Try also to present positive examples of how effectively you utilise donations rather than any abstract arguments. If your appeal is focused on a specific project or program, tell people about it. If you are running an online appeal, ensure your email message will motivate people to click through to your website or donations facility.
If time is of the essence, consider using existing material from previous end of financial year appeals as a basis for this appeal. You can quickly tweak a previous email to create a new appeal document, but remember to treat it as a template, adapt information and check details so it doesnít appear rehashed. Design the material internally, where possible, to save money.
The more personal and relevant your appeal material is to the recipient, the greater the reach of your message and ultimately your chances of success. This is where your carefully maintained database listing members, supporters and previous donors comes to the fore. Your appeal might target everyone in your database, or perhaps just your large or previous donors. You may also segment your database and divide your audience based on certain criteria Ė gender, age, interests, level of past donations Ė to customise your appeal message to specific sectors of your audience.
Using recipientsí names is important and can be easily achieved through your database. Emails can also be personalised through the use of mail merge.
Obviously, itís no use running an appeal if you have no reason to. Your appeal needs to have a focus. However, most groups will have no trouble identifying a reason to hold an appeal. Options include:
Itís wise to find an appeal that strikes a balance between being attractive to prospective donors and being useful to your group.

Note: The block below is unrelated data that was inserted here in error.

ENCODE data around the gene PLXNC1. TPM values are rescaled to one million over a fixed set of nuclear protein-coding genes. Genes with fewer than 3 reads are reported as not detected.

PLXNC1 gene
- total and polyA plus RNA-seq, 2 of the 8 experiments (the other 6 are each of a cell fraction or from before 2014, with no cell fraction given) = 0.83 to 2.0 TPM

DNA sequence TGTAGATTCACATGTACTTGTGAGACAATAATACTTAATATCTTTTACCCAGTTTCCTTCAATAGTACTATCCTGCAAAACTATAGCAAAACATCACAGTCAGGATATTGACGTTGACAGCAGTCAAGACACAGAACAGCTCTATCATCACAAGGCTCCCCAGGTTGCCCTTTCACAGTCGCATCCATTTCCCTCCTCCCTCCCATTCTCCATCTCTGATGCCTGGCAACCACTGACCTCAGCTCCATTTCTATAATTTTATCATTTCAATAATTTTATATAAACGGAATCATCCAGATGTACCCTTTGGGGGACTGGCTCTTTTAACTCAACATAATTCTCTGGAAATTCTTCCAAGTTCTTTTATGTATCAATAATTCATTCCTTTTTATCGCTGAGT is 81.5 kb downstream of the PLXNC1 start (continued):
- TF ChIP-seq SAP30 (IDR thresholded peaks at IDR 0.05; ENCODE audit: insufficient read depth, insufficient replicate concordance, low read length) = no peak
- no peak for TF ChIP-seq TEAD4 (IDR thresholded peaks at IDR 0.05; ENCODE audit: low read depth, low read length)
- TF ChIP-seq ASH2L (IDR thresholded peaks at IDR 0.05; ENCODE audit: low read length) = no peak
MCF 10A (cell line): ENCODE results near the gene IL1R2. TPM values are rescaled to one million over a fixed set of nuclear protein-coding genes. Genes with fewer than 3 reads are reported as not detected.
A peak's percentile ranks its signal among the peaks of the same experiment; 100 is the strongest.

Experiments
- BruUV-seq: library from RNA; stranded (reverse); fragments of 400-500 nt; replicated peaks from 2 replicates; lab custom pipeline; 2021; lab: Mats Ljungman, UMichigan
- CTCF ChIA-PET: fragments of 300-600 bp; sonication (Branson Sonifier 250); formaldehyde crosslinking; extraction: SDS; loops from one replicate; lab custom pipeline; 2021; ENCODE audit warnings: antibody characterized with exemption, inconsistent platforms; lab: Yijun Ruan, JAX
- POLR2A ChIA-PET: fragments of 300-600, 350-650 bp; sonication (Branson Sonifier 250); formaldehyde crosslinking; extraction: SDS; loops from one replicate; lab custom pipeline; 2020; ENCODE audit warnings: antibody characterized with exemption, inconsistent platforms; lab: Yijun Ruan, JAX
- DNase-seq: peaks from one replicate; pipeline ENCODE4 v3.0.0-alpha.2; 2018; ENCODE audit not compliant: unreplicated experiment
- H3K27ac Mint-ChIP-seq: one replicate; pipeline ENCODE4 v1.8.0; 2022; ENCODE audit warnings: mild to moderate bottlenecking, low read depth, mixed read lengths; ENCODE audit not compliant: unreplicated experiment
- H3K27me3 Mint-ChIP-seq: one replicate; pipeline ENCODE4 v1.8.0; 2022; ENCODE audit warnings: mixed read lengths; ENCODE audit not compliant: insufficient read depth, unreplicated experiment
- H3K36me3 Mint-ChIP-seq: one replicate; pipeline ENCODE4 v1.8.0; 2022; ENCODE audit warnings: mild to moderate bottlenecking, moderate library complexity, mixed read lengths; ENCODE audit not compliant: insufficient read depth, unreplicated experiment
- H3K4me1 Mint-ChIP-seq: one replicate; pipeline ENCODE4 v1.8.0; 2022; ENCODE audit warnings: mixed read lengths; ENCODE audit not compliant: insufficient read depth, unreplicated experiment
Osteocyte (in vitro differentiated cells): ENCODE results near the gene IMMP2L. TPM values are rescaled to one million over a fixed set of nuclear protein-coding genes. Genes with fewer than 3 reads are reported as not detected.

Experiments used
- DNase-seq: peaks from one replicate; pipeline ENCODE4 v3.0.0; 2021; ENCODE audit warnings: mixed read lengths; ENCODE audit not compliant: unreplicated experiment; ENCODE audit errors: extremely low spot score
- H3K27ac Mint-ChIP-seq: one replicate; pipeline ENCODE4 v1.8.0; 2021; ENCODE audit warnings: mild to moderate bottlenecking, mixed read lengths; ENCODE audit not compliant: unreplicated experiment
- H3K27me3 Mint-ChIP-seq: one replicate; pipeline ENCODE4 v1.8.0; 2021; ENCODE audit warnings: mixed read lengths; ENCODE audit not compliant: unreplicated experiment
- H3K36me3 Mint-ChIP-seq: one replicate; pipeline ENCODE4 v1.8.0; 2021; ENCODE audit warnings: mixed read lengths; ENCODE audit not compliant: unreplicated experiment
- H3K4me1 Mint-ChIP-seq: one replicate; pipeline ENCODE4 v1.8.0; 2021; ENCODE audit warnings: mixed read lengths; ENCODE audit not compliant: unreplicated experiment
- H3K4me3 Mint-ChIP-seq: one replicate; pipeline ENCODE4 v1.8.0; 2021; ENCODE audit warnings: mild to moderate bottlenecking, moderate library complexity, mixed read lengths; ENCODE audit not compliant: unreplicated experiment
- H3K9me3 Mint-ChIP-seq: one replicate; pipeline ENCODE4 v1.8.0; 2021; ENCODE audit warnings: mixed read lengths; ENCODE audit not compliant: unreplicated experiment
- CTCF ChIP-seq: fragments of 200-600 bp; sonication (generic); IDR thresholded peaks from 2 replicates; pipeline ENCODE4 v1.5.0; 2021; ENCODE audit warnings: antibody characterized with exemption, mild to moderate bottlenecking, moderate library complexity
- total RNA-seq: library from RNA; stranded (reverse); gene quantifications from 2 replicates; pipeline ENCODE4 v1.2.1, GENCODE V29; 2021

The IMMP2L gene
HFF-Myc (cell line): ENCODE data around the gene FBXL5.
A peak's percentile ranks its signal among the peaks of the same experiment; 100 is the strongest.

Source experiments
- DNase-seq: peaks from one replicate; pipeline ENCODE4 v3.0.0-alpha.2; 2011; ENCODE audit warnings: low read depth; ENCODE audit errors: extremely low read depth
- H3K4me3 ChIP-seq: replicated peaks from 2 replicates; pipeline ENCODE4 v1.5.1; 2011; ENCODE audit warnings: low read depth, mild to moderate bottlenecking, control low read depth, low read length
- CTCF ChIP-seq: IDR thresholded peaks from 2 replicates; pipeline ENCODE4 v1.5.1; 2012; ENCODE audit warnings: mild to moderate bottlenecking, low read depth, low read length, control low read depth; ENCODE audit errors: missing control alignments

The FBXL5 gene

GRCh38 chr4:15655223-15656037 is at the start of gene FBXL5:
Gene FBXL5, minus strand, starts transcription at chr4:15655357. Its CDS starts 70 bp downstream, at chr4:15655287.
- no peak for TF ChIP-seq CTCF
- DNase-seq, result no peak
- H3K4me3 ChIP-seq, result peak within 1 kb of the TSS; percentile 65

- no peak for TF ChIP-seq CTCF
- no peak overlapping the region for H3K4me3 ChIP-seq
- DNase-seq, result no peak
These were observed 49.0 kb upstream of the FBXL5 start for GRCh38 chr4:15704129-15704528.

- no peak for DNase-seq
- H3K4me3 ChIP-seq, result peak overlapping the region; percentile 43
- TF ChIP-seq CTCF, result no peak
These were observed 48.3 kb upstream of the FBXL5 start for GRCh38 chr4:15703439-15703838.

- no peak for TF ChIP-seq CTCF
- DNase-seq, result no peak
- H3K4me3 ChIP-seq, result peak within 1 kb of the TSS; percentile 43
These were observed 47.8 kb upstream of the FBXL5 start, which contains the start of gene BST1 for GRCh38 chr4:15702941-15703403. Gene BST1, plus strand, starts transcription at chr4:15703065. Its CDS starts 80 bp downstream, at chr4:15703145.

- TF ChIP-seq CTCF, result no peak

At the end of your appeal document or email, you might want to provide information about how donors can also make a bequest, become a member, attend upcoming events or volunteer for your organisation. You should also provide an easy way for new donors to stay connected to your organisation once they have donated, such as opting to subscribe to your newsletter, and ensure your website is updated with the latest news and events before promoting it in your appeal materials.
Asking people to donate to an end of financial year appeal just so they can claim a tax deduction will not entice them to give. It needs to be about more than the tax man. Give potential donors a reason to get excited and passionate about your appeal. Develop a clear aim for your appeal Ė such as a target figure Ė and communicate it to your audience. The tax advantages can then be mentioned at the end, after you have convinced people to donate, and when they are deciding on the amount they can spare.
But if you do set a target, donít ask for a million dollars. Not only is it unlikely you will reach this unrealistic target, potential donors are likely to view it with scepticism. Instead, aim to have realistic expectations that, with a bit of hard work, you can achieve or even exceed.